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Saint Bride's RC Church, 21 Greenlees Road, Cambuslang, Glasgow G72 8JB

Recent Homilies

  • 31st Sunday in Ordinary Time, Year A

    You will know that we hear a lot about the Pharisees in the Gospel. They are often pictured as unbending, rigid and judgemental people, they roam the streets catching people out and publicly correctin...
  • 29th Sunday in Ordinary Time, Year A

    There is such a thing as an honest answer and there is such a thing as a dishonest answer. An honest answer is an answer that is clear, truthful and straightforward and has nothing to hide. A dishones...
  • 28th Sunday of Ordinary Time, Year A

    I suspect when you come to mass you don’t want to hear about blood and guts, instead you come to hear something uplifting, you hope to go away feeling a bit better. But blood and guts is exactly what...

 

On the Sunday in which we are asked to remember that the Church has a mission, a task to do, a purpose and a reason to exist, we are also given a stern warning that goes along with it. The disciples are sent out on this mission with a flea in their ear. With a warning not to get too big for their boots. They are cut down to size before they even start. Jesus says, if it is about ending up like the rather pompous man in the Gospel, then think again, if in some way you sound like this person, look like this person, behave like this person then you have taken a wrong turn somewhere along the road and worse, you might fall into the trap of pointing people in the wrong way too, you will have dealt people the wrong hand.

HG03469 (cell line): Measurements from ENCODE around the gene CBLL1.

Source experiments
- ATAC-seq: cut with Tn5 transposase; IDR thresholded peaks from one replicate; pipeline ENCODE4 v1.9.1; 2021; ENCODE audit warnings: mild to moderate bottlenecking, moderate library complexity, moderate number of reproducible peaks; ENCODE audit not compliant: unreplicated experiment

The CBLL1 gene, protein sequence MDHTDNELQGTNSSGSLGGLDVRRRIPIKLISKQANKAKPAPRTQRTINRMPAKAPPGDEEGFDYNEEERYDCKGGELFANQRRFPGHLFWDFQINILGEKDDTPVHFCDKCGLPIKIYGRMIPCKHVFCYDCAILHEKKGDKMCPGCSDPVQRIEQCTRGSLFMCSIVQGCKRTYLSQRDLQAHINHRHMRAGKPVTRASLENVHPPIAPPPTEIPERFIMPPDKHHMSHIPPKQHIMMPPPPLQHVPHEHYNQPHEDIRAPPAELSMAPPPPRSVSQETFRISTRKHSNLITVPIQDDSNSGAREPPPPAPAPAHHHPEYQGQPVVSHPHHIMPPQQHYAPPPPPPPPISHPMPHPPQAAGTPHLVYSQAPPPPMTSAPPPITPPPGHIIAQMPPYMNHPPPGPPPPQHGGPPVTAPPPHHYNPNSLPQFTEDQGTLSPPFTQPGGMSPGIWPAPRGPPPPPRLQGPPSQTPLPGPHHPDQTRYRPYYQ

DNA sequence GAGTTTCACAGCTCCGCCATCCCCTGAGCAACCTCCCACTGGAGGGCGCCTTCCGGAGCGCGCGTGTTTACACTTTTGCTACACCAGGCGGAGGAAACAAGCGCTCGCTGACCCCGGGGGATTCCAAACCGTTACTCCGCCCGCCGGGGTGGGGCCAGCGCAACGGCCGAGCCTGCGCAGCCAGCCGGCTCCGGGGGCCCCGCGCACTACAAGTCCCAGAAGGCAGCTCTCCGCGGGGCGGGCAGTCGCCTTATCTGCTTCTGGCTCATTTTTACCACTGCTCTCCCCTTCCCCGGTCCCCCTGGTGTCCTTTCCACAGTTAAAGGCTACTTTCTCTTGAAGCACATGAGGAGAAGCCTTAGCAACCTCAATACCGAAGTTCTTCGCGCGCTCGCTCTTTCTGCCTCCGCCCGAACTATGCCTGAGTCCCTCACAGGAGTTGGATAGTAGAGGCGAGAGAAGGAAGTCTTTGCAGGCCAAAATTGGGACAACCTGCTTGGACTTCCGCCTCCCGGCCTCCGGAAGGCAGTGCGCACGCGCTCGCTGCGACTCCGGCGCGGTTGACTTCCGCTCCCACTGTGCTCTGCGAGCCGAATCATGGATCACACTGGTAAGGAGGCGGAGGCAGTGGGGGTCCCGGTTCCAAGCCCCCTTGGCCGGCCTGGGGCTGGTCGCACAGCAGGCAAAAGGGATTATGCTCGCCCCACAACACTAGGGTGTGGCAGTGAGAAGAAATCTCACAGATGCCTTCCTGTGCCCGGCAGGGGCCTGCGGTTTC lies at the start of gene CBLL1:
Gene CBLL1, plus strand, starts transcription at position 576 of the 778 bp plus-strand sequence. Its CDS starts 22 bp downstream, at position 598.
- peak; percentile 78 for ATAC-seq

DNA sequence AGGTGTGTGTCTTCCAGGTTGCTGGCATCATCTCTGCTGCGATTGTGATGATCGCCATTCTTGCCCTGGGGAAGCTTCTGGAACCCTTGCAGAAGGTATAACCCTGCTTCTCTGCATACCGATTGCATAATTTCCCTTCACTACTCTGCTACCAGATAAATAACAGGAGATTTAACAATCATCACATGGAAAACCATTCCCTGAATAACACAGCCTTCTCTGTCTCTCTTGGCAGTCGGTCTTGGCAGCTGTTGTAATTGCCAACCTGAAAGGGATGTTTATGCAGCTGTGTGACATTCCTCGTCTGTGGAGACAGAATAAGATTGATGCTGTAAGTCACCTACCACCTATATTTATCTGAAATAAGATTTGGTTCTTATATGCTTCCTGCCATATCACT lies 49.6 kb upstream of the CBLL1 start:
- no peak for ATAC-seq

The stern warning comes in that withering parable that we have heard, which we have come to know as the parable of the Pharisee and the Publican and it has a searing message.

 

 

 

2 people at prayer. One puffed up, the other barely able to raise his eyes. One eaten up by pride the other consumed by anguish at his shortcomings. One contemptuous of the other, the other humble. One needing nothing from God, the other needing everything.

 

 

 

The parable is more than just about 2 people at prayer, it is about 2 approaches to God, 2 ways of looking at things. The first thinks that thinks they have arrived, has the answers, who ticks all the boxes, nothing to learn – and who in truth hasn’t even begun, hasn’t even started, hasn’t learned the most important lesson. On the other hand the one who has really begun and yet thinks he hasn’t, who doesn’t seem entangled in the business of religion but has a humble spirit, is selfless, who has the thing that is most needed, the tools of the trade to begin, the right disposition.

 

 

 

Reading this Gospel passage and listening to it over and over again, it has a scary message: you could have spent you whole life, keeping the rules, doing what is meant and yet you have not really begun, not really started, not grasped the fundamental idea, the thing which is most important. On the other hand you think that you have not done anything right, come late to it, not kept the rules, not done things the right way round and yet GET IT in a way that others who have spent their whole life keeping the rules, fulfilling the obligations and who have not got it.